12 Ways to Save on Energy Costs This Winter
It’s no secret that heating costs are one of the most significant contributors to your monthly energy bill. In fact, temperature control accounts for almost half of the average energy bill. In the cold, cold months of winter, you’re probably running your heater 24/7, costing you even more. Fortunately, we’ve come up with this list of winter energy-saving tips to help you save a few bucks on your utility bill without feeling the chill.
1. Use Caulk and Weatherstripping to Seal a Drafty Home
Most homes, especially older homes, can be a little drafty. These drafts are actually heat escaping from your home. Use caulk and weatherstripping to seal air leaks. These simple modifications will quickly pay for themselves in energy savings. Weatherstripping is great for moving bits of your home like doors and window sashes. Caulk is more effective for stationary leaks like door and window frames.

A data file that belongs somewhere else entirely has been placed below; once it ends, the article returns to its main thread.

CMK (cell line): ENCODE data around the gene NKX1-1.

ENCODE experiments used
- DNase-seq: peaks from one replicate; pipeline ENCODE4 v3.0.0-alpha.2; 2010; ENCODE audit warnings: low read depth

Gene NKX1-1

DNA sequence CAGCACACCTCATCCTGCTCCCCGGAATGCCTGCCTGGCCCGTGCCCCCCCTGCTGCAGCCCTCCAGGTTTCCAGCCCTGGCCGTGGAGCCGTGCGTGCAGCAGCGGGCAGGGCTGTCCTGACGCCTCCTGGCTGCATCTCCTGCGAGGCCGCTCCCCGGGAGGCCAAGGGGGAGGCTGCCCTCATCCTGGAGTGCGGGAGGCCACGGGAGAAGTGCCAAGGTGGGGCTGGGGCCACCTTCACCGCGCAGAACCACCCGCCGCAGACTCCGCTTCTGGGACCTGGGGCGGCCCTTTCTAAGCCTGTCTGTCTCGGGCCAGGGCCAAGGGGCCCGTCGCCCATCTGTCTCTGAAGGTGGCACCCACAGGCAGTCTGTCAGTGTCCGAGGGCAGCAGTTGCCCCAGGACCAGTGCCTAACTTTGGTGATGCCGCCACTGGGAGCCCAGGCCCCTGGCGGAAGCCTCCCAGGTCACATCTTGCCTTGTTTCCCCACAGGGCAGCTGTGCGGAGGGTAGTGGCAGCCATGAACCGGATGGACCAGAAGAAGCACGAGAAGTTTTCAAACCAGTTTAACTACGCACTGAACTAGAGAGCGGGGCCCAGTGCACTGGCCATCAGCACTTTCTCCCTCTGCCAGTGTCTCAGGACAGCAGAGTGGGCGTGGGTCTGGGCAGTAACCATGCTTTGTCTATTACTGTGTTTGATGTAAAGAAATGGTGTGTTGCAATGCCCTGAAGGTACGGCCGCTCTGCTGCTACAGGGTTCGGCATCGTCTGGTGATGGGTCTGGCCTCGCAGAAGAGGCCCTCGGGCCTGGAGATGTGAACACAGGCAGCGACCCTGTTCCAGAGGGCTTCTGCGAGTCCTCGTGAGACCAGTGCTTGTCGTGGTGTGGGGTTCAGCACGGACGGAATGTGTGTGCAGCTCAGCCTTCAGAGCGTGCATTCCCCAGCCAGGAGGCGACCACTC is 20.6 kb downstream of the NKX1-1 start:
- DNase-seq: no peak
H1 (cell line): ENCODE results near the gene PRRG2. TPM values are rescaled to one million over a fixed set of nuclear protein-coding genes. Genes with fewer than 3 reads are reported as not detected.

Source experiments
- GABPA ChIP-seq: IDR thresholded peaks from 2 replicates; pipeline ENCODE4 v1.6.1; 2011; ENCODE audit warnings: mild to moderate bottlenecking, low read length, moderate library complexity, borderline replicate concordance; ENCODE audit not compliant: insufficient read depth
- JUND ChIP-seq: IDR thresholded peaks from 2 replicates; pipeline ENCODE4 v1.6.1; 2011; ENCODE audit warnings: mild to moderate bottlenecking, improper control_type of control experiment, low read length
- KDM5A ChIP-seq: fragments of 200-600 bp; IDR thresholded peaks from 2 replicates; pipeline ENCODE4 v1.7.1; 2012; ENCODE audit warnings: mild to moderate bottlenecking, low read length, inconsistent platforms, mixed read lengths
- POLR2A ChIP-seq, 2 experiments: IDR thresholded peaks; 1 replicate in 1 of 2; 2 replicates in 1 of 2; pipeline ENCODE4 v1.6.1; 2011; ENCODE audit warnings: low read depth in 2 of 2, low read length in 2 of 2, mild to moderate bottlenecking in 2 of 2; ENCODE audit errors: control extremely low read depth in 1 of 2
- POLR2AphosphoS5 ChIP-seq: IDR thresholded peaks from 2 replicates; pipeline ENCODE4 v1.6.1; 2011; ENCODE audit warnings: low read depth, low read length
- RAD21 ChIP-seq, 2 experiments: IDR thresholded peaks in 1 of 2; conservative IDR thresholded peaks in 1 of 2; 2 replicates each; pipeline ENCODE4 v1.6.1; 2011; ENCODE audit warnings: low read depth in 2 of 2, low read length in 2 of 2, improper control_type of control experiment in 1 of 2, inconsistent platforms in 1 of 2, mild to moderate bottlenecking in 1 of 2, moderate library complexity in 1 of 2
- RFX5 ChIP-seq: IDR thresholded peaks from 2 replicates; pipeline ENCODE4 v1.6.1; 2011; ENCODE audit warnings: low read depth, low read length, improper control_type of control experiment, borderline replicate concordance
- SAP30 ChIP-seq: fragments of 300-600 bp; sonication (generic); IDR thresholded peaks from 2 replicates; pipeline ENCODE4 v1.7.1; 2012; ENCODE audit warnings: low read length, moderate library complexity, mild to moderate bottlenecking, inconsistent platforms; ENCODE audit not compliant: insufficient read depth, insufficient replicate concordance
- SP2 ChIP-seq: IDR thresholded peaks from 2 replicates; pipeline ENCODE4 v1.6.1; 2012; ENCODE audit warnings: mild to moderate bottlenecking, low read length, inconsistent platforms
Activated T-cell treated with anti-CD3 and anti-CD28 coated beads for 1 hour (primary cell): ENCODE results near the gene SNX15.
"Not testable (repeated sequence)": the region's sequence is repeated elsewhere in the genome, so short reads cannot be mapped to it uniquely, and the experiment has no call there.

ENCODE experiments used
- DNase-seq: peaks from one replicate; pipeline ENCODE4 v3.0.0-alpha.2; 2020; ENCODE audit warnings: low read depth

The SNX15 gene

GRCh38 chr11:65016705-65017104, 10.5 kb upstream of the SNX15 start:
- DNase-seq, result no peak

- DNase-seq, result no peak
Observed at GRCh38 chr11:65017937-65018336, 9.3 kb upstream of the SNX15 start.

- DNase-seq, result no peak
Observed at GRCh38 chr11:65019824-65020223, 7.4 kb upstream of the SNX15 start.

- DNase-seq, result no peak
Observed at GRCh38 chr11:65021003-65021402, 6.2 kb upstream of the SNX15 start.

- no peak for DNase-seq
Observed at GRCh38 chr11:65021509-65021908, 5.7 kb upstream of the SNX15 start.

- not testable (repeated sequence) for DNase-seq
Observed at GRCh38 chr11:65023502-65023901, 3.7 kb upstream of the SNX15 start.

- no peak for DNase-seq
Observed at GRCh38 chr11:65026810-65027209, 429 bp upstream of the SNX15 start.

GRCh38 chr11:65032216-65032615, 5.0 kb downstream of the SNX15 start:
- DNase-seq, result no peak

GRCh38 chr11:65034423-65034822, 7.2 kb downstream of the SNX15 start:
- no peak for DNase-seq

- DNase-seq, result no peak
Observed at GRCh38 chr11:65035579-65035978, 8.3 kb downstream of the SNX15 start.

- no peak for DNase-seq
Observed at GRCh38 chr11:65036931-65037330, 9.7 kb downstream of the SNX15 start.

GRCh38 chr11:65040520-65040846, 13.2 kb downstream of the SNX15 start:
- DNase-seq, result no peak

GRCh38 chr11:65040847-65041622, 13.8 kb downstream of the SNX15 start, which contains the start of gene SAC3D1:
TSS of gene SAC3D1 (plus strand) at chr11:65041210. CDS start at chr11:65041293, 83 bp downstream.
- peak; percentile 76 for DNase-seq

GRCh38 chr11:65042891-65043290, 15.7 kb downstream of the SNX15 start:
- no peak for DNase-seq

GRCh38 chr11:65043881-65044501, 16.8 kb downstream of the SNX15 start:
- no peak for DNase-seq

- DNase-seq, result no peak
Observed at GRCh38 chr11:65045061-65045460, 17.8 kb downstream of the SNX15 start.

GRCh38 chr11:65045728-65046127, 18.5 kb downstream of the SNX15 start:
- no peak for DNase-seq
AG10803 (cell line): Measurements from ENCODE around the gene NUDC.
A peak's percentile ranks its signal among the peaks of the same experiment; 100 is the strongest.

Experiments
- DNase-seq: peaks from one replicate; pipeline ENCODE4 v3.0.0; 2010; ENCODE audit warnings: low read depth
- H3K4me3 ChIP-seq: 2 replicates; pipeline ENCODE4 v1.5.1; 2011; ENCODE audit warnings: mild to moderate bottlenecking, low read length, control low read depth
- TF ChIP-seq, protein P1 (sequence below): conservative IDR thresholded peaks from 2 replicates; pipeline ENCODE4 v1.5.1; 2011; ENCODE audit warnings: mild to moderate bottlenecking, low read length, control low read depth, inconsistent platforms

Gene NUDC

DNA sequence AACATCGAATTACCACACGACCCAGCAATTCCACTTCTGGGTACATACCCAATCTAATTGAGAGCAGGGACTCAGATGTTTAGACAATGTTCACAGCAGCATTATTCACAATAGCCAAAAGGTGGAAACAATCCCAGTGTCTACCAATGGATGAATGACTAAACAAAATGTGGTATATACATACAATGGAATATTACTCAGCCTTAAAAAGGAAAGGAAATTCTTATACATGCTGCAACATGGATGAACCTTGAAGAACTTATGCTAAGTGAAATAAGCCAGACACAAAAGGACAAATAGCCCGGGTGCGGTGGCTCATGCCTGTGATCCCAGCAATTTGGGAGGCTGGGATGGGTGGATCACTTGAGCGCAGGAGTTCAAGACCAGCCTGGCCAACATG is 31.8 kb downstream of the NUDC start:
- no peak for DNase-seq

Drafty doors are a major source of heat loss. Check the weather stripping and seals around all your doors that lead outside. Apply new caulk to any broken seals and replace any damaged or missing weather stripping.
Windows are less insulated than your walls. That means that even properly sealed windows can let precious heat slip away. Add temporary winter insulation to your windows by sealing the frame with clear plastic window film. Window film is cheap, easy to apply, easy to remove in spring, and can be found at any home improvement store or online. It only costs a few bucks to insulate every window in your home, and you’ll see big savings on your heating bill.